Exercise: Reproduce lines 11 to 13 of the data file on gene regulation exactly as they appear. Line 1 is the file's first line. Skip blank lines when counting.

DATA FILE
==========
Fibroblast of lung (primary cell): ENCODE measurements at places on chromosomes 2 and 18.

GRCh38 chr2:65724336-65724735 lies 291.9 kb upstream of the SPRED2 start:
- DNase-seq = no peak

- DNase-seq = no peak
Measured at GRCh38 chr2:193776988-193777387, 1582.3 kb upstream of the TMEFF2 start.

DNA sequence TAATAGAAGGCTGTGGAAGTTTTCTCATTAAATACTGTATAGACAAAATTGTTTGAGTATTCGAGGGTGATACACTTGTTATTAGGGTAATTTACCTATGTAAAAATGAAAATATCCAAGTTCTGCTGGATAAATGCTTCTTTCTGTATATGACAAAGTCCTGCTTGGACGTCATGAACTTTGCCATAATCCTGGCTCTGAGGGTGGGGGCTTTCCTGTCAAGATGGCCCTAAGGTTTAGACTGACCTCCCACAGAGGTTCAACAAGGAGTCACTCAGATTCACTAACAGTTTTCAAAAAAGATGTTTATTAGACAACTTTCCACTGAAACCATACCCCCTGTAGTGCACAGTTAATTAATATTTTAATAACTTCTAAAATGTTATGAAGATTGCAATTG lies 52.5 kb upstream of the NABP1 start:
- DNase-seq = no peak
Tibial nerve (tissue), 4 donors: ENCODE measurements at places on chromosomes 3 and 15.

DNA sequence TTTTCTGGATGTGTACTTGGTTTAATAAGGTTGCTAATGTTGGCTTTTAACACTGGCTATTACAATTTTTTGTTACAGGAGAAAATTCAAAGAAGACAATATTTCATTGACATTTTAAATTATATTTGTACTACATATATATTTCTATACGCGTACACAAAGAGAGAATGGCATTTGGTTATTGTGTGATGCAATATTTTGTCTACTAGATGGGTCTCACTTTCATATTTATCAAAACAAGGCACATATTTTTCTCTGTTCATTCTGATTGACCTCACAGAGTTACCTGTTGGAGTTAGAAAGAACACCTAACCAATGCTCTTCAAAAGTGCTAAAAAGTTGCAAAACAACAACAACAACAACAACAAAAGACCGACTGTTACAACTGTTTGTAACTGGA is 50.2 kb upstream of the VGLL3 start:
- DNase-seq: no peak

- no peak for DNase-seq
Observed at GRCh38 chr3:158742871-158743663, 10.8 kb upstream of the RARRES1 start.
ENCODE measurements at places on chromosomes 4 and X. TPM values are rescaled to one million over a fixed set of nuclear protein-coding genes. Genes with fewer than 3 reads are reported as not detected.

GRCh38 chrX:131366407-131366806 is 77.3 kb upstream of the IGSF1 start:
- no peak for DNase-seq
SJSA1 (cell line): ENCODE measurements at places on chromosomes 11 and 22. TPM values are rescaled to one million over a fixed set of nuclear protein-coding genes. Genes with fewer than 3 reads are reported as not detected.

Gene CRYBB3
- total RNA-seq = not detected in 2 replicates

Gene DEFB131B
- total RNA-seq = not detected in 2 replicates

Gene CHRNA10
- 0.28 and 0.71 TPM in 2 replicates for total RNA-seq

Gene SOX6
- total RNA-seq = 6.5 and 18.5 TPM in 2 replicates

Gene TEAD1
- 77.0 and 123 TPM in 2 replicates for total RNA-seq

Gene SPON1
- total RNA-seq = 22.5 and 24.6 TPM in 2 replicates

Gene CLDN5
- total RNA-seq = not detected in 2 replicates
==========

- no peak for DNase-seq
Observed at GRCh38 chr3:158742871-158743663, 10.8 kb upstream of the RARRES1 start.
ENCODE measurements at places on chromosomes 4 and X. TPM values are rescaled to one million over a fixed set of nuclear protein-coding genes. Genes with fewer than 3 reads are reported as not detected.